AD9850 and AD9851 Output Calculations

These are done using the method shown for AD9951, using simple logic.

This analysis was prepared in response to an emailed request from Robert G3WKU:

> To return to a very old theme of mine........I still don't think we have
> any satisfactory explanation as to why it was that the original
> Pic-n-mix with the DDS 9850 actually did produce enough drive.  Stars
> were ok until they changed to the 9951.

The following observations and sums resulted...

AD9850 and AD9851

The datasheets for these devices are quite similar, but the AD9850 has a maximum current in the output settable to 10.24mA with 3k9 or 20.48mA with 1k95 versus the AD9951 with 10mA using 3k9 and a maximum of  15mA. Output compliance is specified as 1.5v for AD9850 compared with AVdd+-0.5V for AD9951.
The apparently positive-only output compliance for AD9950 suggests that transformer coupling may not be easy, since it would tend to position the output symmetrically around ground.
AD9950, the original DDS of the 'Pic 'N Mix' Synthesizer
On the original Pic-N-Mix, only one output from the AD9850 DDS is used, referred to ground by a 200R, since the 9850 sources current (conventional flow + to -). This is the same as the evaluation circuit shown in the datasheet.
The output maximum current is set to 10.24mA using 3k9 on pin Rset, so the output is a 0 to +10.24mA current waveform. The 200R resistor connected between output and ground provides a d.c. path, without which the device could not work. The 10.24mApp output current is converted to a voltage waveform by the 200R resistive load in parallel with the 200R filter impedance, to feed the 200R filter and Buffer Amplifier at 1.024Vpp.

The STAR and Pic 'N Mix reconstruction filter has always been exactly the design from the 9850 application board, except that the inductor on the input side is 910nH on the app. bd and 1uH on the Star.
AD9851 and enhanced Pic 'N Mix
Analog Devices introduced a new DDS part, AD9851. This is pin-compatible with AD9850 and has a few additional features. There is an internal optional digital 'x6' PLL frequency multiplier, together with increased operating frequency, now up to 180MHz at 5V supply rather than 125MHz. It was used as a drop-in replacement for the original AD9850, and permitted the use of a higher reference clock with correspondingly better output level at high output frequncies (sin(x)/x reduces it by less).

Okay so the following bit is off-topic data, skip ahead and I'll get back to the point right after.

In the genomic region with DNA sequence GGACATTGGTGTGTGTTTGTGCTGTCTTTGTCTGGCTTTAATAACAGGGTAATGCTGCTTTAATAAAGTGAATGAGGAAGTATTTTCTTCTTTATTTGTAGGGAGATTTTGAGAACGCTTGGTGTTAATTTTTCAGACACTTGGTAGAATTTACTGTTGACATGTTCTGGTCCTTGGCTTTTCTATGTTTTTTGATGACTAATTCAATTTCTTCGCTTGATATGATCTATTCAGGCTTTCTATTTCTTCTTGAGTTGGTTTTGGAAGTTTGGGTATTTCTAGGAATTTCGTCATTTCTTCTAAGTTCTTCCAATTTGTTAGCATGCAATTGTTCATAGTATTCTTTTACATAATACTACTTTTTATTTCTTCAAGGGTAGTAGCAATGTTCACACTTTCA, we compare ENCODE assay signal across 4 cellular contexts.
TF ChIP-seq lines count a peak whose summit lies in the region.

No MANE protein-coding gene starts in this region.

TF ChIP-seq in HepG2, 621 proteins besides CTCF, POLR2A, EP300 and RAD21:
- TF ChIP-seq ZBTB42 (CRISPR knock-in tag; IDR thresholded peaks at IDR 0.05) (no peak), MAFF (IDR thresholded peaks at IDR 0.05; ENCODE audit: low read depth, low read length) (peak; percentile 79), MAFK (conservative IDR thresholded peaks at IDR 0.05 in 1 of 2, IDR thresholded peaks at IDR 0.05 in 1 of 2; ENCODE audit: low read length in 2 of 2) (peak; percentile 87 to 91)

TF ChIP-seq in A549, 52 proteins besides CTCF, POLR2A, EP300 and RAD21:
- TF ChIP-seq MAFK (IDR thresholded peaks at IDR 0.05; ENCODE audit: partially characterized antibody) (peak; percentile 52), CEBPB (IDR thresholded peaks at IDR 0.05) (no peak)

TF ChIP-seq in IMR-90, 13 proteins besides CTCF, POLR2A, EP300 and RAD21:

The original Pic 'N Mix design has no output transformer at all. In the quest for greater performance, a modification to add a centre-tapped transformer was intoduced. This uses both DDS current outputs and provides cancellation of even harmonic distortion. This used a large Epcos binocular core, with 3+3t:12t, "mounted in lieu of the 100R & 200R on the DDS Carrier" and is heralded as "this gives 6dB more LO output".

This transformer is later changed in the Official Mods to 3+3:8t. Also, in this doc, it is stated "A BN43-2402 core is at least as good as the [Epcos] 62152 core recommended", since many people were having difficulty obtaining the Epcos ferrite core. A 56R terminator on MR was added in this mod-set also, previously the H-mode squarer had run unterminated (and hence at twice the input voltage level).

With the 'transformer mod', there is no source-termination at the DDS. The transformer provides the d.c. return path for the DDS output currents and provides an output symmetrical around ground.  The signal termination is the 200R load terminator at the Buffer Amp input, reflected back through all the interim (filter, transformer) onto the DDS output pins. This would give more output, as stated in the modification notes.
The stated compliance range for 9851 is -0.5 to +1.5V; probably the -0.5 is limited by substrate diodes conducting so would probably not damage the chip.

The AD9851 data-sheet says of the outputs "The true output of the balanced DAC. Current is sourcing and requires current-to-voltage conversion, usually a resistor or transformer referenced to GND. IOUT = (full-scale output–IOUTB)."  In contrast, the AD9850 data-sheet makes no mention of transformer output and appears unable to use it (the output compliance would need to extend negative of ground but is not specified to do so).